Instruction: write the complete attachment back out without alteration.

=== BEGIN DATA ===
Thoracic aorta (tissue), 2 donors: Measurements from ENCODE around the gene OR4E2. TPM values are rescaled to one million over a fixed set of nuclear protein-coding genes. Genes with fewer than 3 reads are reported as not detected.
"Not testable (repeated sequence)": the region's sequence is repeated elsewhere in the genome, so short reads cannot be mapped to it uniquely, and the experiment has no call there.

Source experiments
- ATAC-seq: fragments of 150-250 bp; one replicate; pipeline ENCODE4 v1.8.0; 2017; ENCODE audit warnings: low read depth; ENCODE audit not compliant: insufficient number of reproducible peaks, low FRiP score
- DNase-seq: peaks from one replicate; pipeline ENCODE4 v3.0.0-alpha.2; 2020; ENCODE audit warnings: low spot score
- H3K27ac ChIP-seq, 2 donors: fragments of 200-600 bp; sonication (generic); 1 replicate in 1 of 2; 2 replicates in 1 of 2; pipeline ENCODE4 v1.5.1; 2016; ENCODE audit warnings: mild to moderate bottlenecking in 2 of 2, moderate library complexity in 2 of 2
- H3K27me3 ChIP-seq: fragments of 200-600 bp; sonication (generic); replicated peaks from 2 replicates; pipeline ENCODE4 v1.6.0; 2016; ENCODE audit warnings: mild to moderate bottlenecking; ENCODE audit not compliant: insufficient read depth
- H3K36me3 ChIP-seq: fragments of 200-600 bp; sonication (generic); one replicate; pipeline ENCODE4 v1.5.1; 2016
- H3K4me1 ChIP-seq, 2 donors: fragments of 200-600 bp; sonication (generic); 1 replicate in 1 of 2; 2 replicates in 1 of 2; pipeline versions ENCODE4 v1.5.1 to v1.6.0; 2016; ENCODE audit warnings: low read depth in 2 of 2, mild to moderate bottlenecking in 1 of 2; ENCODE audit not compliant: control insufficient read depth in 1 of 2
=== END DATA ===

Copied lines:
Thoracic aorta (tissue), 2 donors: Measurements from ENCODE around the gene OR4E2. TPM values are rescaled to one million over a fixed set of nuclear protein-coding genes. Genes with fewer than 3 reads are reported as not detected.
"Not testable (repeated sequence)": the region's sequence is repeated elsewhere in the genome, so short reads cannot be mapped to it uniquely, and the experiment has no call there.

Source experiments
- ATAC-seq: fragments of 150-250 bp; one replicate; pipeline ENCODE4 v1.8.0; 2017; ENCODE audit warnings: low read depth; ENCODE audit not compliant: insufficient number of reproducible peaks, low FRiP score
- DNase-seq: peaks from one replicate; pipeline ENCODE4 v3.0.0-alpha.2; 2020; ENCODE audit warnings: low spot score
- H3K27ac ChIP-seq, 2 donors: fragments of 200-600 bp; sonication (generic); 1 replicate in 1 of 2; 2 replicates in 1 of 2; pipeline ENCODE4 v1.5.1; 2016; ENCODE audit warnings: mild to moderate bottlenecking in 2 of 2, moderate library complexity in 2 of 2
- H3K27me3 ChIP-seq: fragments of 200-600 bp; sonication (generic); replicated peaks from 2 replicates; pipeline ENCODE4 v1.6.0; 2016; ENCODE audit warnings: mild to moderate bottlenecking; ENCODE audit not compliant: insufficient read depth
- H3K36me3 ChIP-seq: fragments of 200-600 bp; sonication (generic); one replicate; pipeline ENCODE4 v1.5.1; 2016
- H3K4me1 ChIP-seq, 2 donors: fragments of 200-600 bp; sonication (generic); 1 replicate in 1 of 2; 2 replicates in 1 of 2; pipeline versions ENCODE4 v1.5.1 to v1.6.0; 2016; ENCODE audit warnings: low read depth in 2 of 2, mild to moderate bottlenecking in 1 of 2; ENCODE audit not compliant: control insufficient read depth in 1 of 2